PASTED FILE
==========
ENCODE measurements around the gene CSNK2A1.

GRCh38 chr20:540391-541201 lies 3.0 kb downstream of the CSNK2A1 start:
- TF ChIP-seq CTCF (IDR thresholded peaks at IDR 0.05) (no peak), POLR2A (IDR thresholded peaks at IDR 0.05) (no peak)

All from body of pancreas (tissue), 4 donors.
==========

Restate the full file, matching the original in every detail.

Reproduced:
ENCODE measurements around the gene CSNK2A1.

GRCh38 chr20:540391-541201 lies 3.0 kb downstream of the CSNK2A1 start:
- TF ChIP-seq CTCF (IDR thresholded peaks at IDR 0.05) (no peak), POLR2A (IDR thresholded peaks at IDR 0.05) (no peak)

All from body of pancreas (tissue), 4 donors.